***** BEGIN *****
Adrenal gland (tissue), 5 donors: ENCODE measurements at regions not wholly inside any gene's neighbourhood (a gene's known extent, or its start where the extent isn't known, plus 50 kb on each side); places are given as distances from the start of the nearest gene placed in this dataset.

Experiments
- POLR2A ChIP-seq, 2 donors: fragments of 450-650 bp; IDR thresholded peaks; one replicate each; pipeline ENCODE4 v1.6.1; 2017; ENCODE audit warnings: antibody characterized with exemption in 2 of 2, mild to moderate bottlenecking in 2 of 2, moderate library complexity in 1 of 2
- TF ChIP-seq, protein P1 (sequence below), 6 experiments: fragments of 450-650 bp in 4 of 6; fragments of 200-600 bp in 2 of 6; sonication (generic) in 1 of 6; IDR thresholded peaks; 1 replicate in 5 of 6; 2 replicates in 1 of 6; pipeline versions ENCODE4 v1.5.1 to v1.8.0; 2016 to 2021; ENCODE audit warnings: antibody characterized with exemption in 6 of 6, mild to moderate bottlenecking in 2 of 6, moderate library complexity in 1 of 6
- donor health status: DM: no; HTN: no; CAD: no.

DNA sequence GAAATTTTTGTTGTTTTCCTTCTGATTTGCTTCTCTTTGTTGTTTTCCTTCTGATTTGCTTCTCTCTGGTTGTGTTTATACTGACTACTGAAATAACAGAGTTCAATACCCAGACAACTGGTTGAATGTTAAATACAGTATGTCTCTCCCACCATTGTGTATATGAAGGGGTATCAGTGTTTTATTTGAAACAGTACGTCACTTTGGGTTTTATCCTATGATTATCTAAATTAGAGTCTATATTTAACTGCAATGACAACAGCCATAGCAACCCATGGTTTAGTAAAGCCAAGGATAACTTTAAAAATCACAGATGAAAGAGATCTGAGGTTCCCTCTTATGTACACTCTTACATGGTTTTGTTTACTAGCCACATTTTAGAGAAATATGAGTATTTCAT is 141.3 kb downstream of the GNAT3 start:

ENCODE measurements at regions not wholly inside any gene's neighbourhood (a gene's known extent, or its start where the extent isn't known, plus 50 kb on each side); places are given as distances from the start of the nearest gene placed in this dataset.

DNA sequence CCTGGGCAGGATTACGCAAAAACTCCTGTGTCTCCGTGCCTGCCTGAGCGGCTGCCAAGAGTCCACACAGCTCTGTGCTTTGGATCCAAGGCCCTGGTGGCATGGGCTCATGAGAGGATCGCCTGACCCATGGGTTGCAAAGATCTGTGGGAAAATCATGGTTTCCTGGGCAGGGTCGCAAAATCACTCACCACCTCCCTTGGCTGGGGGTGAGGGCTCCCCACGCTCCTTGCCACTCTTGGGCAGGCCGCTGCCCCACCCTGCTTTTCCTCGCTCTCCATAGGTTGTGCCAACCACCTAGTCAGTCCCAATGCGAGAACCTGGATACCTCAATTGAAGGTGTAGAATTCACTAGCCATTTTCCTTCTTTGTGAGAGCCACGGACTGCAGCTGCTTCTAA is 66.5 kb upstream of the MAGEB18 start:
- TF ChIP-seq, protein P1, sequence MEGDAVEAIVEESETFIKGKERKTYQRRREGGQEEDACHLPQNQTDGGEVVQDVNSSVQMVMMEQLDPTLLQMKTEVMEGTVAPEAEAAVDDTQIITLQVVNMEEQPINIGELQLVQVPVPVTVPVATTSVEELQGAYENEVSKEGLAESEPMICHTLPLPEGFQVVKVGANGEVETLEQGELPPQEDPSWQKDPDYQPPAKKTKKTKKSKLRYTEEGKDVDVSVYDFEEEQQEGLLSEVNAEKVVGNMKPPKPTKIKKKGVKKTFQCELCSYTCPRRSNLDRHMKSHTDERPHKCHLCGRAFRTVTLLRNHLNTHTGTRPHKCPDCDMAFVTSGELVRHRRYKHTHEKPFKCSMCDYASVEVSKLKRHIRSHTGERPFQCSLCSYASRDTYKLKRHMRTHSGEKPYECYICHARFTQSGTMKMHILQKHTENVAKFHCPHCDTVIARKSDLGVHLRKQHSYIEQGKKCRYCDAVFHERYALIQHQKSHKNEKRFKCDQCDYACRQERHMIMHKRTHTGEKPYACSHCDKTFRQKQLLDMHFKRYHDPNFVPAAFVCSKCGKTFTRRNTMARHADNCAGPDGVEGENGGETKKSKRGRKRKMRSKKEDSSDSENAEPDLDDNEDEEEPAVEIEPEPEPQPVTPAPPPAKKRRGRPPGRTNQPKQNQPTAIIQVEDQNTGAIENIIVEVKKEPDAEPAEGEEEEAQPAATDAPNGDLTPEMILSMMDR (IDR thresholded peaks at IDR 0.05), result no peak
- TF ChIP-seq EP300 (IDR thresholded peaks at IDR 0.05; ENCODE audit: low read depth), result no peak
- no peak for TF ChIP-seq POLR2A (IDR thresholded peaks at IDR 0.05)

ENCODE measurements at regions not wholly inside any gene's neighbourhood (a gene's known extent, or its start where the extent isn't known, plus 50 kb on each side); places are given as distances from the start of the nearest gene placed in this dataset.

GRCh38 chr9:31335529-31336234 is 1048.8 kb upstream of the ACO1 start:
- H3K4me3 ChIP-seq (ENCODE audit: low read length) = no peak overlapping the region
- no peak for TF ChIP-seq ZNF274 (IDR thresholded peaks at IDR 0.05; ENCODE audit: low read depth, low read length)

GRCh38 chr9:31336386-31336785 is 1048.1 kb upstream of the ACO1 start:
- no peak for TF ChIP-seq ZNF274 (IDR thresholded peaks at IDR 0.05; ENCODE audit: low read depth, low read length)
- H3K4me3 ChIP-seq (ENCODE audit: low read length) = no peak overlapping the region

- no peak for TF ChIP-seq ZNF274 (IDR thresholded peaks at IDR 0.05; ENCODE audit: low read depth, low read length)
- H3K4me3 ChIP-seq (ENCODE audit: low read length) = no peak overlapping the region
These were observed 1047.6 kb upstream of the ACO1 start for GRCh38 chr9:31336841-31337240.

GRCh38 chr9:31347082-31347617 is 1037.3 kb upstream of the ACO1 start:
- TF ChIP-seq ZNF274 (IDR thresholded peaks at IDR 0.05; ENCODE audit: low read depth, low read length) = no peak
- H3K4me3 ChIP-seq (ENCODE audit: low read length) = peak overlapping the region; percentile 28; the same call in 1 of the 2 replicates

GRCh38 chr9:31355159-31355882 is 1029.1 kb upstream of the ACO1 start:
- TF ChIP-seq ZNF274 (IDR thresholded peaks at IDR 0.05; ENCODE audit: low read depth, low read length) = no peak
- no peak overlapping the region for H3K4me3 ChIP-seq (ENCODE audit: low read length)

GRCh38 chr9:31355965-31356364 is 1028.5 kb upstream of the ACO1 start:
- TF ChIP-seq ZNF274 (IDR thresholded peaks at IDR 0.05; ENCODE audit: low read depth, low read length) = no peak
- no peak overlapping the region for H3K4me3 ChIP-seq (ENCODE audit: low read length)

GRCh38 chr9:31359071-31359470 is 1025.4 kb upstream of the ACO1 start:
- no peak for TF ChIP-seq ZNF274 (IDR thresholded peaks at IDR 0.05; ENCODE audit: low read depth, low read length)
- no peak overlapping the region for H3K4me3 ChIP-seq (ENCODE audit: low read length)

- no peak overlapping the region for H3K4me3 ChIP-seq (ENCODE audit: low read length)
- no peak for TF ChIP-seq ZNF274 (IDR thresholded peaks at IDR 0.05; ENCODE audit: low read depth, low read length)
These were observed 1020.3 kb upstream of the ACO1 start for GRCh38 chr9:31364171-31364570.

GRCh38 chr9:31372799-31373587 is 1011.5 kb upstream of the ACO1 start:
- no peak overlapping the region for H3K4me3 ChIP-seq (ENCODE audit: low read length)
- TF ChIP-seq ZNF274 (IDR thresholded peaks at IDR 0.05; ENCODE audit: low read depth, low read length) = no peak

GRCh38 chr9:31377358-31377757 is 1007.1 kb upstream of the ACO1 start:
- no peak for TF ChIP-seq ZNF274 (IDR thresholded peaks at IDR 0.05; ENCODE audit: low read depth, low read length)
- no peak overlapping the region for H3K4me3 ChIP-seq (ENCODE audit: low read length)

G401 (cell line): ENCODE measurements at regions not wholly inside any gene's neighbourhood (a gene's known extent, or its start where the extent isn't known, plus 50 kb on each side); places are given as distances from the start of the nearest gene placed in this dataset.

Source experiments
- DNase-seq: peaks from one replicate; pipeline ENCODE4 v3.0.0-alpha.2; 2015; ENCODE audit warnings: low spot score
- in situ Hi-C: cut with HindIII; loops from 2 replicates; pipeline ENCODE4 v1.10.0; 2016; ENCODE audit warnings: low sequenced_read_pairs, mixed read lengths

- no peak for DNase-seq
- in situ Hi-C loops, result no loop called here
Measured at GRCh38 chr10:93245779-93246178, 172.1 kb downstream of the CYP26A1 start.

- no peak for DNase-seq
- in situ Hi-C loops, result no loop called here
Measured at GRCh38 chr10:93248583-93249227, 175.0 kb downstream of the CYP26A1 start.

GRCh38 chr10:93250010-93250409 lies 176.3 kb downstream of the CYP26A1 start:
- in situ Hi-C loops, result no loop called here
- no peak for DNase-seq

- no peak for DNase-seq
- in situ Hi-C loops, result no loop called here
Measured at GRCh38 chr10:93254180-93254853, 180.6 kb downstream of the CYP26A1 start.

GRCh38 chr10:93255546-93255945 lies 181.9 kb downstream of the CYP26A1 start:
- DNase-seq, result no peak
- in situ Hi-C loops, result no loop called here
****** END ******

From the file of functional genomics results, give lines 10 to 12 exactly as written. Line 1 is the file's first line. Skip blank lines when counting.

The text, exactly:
- TF ChIP-seq EP300 (IDR thresholded peaks at IDR 0.05; ENCODE audit: low read depth), result no peak
- no peak for TF ChIP-seq POLR2A (IDR thresholded peaks at IDR 0.05)

ENCODE measurements at regions not wholly inside any gene's neighbourhood (a gene's known extent, or its start where the extent isn't known, plus 50 kb on each side); places are given as distances from the start of the nearest gene placed in this dataset.